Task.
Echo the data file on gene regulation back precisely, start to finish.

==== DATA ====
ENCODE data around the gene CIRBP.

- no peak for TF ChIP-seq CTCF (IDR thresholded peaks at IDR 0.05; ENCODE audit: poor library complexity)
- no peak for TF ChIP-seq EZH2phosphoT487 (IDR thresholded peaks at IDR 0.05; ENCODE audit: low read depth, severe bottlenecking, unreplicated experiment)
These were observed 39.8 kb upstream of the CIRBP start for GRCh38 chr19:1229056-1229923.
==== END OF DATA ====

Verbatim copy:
ENCODE data around the gene CIRBP.

- no peak for TF ChIP-seq CTCF (IDR thresholded peaks at IDR 0.05; ENCODE audit: poor library complexity)
- no peak for TF ChIP-seq EZH2phosphoT487 (IDR thresholded peaks at IDR 0.05; ENCODE audit: low read depth, severe bottlenecking, unreplicated experiment)
These were observed 39.8 kb upstream of the CIRBP start for GRCh38 chr19:1229056-1229923.